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Pharmacare panel offers no prescription for how the new program would work

Friday, March 8th, 2019

The interim report called for a new, arm’s-length drug agency to oversee the health-technology assessments (HTA) that evaluate the efficacy and cost-effectiveness of new medicines; spearhead negotiations with pharmaceutical companies; and manage a “comprehensive, evidence-based national formulary,” which is a list of drugs covered for everyone.

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Introduction of Bill 74: The People’s Health Care Act, 2019

Tuesday, March 5th, 2019

If passed, the legislation would create a central agency to oversee Ontario’s healthcare system intended to, among other things, remove duplication… The Bill introduces the term “integrated care delivery systems” meaning a person or entity or group of persons or entities designated under the CCA that deliver three or more prescribed health care services.

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A glimpse into the future of health care in Ontario

Sunday, March 3rd, 2019

St. Joseph’s Healthcare in Hamilton, specifically at its Integrated Comprehensive Care (ICC) program… started as a pilot back in 2012. Known then as the “bundled care” program, it was designed to connect surgical patients with a single team of clinicians who could care for them before, during and after their operations… It has resulted in a savings of up to $4,000 per patient, a 30 per cent reduction in emergency department visits and 30 per cent reduction in hospital readmissions, a savings of more than 30,000 bed days and an increase in patient satisfaction, according to the hospital.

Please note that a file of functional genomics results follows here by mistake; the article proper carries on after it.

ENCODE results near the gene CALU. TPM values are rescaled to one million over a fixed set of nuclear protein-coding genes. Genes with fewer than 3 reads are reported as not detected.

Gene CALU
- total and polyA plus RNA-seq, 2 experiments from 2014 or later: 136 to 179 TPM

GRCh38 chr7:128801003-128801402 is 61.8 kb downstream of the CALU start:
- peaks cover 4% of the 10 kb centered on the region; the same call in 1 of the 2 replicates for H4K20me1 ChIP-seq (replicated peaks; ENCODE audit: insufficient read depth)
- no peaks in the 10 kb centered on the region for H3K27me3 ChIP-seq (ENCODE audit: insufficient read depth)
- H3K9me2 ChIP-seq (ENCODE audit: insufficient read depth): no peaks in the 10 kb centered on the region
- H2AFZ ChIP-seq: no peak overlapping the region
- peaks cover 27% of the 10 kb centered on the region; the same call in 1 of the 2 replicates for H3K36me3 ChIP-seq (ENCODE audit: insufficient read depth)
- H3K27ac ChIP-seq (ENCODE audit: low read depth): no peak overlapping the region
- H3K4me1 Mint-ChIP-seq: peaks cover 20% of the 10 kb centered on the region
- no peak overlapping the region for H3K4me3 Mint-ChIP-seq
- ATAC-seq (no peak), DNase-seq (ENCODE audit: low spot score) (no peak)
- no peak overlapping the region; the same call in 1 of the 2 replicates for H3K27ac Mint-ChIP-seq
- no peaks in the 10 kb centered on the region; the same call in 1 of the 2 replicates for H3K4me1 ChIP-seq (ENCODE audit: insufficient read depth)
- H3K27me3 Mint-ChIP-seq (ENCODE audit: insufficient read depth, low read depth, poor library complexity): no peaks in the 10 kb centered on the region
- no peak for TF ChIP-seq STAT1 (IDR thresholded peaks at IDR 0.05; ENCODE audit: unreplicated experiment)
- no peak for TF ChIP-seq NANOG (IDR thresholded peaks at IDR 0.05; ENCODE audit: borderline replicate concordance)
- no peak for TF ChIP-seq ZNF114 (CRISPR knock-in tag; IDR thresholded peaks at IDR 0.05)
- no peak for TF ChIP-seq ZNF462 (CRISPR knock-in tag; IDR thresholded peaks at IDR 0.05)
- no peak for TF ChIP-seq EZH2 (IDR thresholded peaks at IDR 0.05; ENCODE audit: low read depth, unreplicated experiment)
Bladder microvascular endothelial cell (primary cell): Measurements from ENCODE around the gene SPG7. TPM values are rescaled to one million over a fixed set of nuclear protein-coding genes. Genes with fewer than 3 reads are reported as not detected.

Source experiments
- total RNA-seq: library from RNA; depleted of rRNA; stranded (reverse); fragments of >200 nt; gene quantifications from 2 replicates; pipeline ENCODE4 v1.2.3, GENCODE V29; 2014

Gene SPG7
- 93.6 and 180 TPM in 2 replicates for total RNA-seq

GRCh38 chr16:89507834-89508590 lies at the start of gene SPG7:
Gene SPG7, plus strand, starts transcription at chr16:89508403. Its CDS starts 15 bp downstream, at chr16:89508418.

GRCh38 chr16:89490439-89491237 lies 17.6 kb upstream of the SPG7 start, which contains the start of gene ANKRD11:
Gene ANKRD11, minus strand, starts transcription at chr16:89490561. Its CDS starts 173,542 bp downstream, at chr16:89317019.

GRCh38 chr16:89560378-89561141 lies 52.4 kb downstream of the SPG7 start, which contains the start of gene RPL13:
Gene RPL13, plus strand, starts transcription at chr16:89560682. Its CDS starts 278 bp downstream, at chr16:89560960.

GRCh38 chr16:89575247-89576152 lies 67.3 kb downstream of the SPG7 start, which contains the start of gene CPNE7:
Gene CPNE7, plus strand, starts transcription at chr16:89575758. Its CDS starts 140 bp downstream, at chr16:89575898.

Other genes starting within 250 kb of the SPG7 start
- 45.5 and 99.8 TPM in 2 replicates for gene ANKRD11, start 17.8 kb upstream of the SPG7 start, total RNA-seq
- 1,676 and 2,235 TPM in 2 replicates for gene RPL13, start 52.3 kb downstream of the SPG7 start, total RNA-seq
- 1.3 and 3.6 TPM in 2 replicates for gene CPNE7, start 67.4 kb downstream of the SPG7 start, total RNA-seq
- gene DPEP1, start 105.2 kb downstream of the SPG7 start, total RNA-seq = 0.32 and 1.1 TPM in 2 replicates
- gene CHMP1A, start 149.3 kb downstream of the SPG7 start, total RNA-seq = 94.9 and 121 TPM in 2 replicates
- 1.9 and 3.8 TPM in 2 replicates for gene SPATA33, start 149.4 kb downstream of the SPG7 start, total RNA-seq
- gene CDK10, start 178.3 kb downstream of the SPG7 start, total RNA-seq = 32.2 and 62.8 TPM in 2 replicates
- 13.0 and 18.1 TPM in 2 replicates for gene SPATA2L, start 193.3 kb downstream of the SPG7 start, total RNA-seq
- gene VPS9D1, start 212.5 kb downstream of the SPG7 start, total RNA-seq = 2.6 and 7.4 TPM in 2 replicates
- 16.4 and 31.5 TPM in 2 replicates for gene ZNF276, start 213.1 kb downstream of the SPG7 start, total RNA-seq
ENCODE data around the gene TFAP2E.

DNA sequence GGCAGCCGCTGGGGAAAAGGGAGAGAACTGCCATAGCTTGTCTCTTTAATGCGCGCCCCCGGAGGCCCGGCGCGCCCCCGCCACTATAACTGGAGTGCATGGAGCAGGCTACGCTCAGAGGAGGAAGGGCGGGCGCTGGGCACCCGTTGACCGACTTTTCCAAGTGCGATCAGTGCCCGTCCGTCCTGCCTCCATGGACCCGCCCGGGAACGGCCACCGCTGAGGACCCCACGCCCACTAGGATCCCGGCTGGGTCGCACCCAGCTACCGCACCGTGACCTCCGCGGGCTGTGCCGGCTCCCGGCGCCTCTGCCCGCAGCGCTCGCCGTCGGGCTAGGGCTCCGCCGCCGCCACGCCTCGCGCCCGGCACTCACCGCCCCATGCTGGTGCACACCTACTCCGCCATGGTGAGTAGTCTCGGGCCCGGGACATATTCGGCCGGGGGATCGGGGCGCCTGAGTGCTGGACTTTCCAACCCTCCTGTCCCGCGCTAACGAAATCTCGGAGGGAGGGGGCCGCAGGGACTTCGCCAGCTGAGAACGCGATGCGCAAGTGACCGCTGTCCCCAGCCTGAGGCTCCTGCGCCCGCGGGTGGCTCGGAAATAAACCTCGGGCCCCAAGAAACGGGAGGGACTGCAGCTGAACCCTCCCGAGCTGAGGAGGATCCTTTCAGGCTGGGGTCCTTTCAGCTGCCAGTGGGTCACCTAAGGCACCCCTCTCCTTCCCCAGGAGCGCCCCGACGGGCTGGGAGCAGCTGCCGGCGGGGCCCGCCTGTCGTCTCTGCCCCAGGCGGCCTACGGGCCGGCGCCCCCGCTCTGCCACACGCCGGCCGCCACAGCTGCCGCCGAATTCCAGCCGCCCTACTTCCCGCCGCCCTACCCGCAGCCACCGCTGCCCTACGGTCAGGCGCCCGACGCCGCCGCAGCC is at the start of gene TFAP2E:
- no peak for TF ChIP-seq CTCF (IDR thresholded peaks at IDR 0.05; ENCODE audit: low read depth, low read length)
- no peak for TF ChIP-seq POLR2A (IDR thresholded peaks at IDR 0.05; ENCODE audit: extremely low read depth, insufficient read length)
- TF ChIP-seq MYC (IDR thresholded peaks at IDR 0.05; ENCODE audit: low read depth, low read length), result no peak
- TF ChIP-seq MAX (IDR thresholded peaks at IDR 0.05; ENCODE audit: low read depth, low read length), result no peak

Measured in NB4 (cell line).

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The Liberal government shouldn’t go soft on pharmacare

Friday, March 1st, 2019

The benefits of a robust national pharmacare plan are substantial, both in improving health outcomes for millions of Canadians and reducing overall costs. The farther off that ideal the government goes, the fewer of those benefits we’ll see… Maintaining this inadequate patchwork costs everyone — governments, individuals and businesses — far more than it should. That’s not good for anyone, including those who enjoy good coverage now. As the Commons health committee put it: “In short, it will save money and lives.”

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The Ford government’s health reform is clear as mud

Friday, March 1st, 2019

The possibility that these teams, which might include doctors and hospitals, along with home care agencies and long-term care homes, could share one budget has the potential to deliver positive change. It would provide a clearer incentive to ensure that patients can access the right care in the right place, which generally costs far less than waiting for things to escalate into crisis. But if this is also the government’s way to shave dollars out of the health budget, that potential goes right out the window.